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Conformity and Obedience: Yielding to Others
Were the soldiers involved in the tortures at Abu Ghraib prison in March 2003 in Iraq somehow "evil" or "bad apples"? Would you or I have done what they did?
Abu Ghraib: Dog Collar on Prisoner  Man with Electrodes  Abu Ghraib: Prisoner Threatened by Dogs

Video Excerpt from CBC The Big Picture | The Human Behaviour Experiments

A. Conformity

Question: Would I uphold my own beliefs when others around me disagree strongly?


[Asch]Asch's Conformity Experiment: 1950s

[Asch Experiment]


[Conformity in Group]

Results

  • Group Size
  • Group Unanimity



B. Obedience

Question: Would I torture someone if I was told to do so by someone in authority?

Video of Experiment
(5 min., Dutch subtitles)

[S Milgram]         [Experiment Set-up]      [Shock Generator]
                           
[Milgram Results]

Traditional interpretation: Human beings are willing to follow authority even to the point of harming other people unjustly

Recently social psychologists question this: (a) there were multiple variations in Milgram's experiment in which people disobeyed and (b) there may be issues of social identification and interpersonal bonding that may also need to be included in how we interpret these results, i.e., people were trying to do the right thing and struggled with their decision.

    C. The Power of the Situation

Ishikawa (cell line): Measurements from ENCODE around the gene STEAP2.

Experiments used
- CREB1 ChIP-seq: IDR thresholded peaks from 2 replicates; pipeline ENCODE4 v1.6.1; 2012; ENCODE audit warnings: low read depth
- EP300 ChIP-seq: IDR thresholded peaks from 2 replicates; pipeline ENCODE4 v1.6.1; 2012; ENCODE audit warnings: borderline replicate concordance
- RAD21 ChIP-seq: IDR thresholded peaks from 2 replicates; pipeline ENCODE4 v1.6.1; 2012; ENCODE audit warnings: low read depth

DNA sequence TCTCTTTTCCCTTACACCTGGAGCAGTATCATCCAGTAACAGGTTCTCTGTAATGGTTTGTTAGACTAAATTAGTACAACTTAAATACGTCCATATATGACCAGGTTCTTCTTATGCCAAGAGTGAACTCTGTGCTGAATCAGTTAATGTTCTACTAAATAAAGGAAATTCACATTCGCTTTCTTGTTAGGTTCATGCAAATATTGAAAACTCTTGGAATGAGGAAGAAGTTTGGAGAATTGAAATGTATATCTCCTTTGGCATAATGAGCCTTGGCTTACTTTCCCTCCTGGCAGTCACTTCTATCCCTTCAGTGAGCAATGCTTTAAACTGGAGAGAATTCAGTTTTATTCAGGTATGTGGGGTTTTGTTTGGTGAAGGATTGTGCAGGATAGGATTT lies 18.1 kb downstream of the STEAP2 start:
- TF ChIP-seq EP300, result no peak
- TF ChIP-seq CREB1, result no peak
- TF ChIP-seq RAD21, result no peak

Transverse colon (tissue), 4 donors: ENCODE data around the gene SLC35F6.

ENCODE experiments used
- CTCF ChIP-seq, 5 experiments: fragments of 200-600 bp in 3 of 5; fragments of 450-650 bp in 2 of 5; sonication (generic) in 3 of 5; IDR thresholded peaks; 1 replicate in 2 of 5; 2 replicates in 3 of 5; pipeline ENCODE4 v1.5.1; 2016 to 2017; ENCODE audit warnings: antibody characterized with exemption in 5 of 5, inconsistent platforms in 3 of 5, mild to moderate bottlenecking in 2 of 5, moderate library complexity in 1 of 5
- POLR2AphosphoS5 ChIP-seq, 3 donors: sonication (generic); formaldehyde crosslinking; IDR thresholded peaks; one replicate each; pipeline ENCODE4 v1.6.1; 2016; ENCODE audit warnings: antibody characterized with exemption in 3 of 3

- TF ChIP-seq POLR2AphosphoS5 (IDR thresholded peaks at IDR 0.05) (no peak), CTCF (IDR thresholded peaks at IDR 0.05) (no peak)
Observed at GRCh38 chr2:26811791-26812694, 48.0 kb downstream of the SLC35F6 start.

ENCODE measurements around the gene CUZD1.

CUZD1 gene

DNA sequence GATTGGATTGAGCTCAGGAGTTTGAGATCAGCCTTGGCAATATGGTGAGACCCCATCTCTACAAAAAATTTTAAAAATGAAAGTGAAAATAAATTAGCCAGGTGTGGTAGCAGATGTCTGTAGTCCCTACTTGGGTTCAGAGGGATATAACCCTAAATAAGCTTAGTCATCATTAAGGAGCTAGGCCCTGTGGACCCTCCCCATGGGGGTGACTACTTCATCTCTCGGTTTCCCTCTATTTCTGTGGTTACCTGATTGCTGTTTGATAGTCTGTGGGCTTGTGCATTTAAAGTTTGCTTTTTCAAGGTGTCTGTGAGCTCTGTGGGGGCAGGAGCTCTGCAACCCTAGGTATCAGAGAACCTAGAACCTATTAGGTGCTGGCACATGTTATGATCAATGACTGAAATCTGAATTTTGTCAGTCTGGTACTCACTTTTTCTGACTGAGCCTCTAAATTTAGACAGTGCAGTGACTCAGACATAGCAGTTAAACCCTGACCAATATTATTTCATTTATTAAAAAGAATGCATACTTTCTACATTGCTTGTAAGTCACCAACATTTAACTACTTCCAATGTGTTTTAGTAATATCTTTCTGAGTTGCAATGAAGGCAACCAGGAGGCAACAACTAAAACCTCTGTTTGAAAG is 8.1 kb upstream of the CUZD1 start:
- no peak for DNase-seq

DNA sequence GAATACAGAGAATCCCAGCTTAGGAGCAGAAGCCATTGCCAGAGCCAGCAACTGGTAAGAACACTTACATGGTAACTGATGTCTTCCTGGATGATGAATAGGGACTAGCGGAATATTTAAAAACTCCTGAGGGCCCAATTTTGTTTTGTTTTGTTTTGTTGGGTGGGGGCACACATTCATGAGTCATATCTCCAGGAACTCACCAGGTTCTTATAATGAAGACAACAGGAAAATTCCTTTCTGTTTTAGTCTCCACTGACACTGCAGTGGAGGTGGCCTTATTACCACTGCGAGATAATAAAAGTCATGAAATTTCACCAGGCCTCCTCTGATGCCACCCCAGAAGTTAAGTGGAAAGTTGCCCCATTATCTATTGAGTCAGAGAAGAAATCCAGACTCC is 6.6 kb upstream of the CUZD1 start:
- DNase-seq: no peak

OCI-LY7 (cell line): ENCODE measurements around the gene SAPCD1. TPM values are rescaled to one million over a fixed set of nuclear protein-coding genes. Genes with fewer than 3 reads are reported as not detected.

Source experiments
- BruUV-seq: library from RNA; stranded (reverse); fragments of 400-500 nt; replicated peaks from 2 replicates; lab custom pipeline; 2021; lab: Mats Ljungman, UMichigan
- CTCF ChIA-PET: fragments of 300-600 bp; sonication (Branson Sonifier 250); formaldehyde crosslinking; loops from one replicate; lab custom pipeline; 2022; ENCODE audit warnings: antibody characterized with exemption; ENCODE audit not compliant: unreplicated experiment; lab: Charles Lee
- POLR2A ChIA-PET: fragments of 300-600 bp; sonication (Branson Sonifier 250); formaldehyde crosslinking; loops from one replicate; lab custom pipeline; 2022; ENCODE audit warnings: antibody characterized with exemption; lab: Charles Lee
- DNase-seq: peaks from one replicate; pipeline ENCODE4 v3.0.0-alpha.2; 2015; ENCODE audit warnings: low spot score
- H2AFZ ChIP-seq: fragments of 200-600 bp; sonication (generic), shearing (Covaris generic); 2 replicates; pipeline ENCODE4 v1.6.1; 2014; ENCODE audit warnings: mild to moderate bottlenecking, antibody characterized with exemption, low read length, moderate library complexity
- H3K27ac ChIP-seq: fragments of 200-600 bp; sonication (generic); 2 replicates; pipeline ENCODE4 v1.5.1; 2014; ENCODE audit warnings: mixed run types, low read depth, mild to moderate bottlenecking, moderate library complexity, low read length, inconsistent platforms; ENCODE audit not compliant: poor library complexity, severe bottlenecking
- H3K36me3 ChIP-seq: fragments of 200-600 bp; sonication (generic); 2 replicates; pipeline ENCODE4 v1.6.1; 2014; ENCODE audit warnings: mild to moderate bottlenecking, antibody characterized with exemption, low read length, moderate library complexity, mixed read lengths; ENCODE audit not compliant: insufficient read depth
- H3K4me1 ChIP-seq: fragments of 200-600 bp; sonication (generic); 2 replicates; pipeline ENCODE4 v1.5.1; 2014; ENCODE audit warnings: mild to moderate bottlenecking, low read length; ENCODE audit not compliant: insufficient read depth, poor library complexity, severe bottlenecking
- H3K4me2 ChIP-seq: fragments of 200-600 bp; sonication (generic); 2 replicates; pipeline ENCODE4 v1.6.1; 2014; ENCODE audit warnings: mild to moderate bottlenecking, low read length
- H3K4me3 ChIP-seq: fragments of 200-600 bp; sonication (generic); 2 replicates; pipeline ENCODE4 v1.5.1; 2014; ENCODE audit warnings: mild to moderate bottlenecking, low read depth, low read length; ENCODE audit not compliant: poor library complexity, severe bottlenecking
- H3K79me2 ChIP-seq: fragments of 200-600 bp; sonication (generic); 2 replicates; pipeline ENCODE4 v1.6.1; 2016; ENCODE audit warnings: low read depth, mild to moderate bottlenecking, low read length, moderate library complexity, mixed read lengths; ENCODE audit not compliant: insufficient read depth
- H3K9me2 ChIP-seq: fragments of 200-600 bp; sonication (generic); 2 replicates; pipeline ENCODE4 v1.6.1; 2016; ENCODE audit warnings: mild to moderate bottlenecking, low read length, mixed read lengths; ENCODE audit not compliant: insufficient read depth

Question: Can my personality and ways of acting be changed by new circumstances?
      The Stanford Prison Simulation (August 1971) -- Slide Show
  • Philip ZimbardoDesigned by Stanford University social psychologist, Philip Zimbardo.
  • 24 physically healthy & psychologically well-adjusted students were randomly assigned to play the roles of either "prisoners" or "guards" in a very realistic "prison" set up in the basement of the Psychology Dept. building.
  • Scheduled to run for 2-weeks, the experiment was terminated after 5 days
    • The "prisoners" and "guards" very quickly entered into their respective roles.
    • Guards became increasingly sadistic as they humiliated and punished prisoners.
    • Within 36 hours, the first "prisoner" began showing serious psychological side-effects including crying and withdrawal.
  • Explanations
    • Social Roles adopted by students
    • "The Power of the Situation" overwhelmed the available psychological resources these students had to maintain behavioral standards.
Phil et al. 2013
 


This page was originally posted on 11/10/03 and last updated on April 13, 2014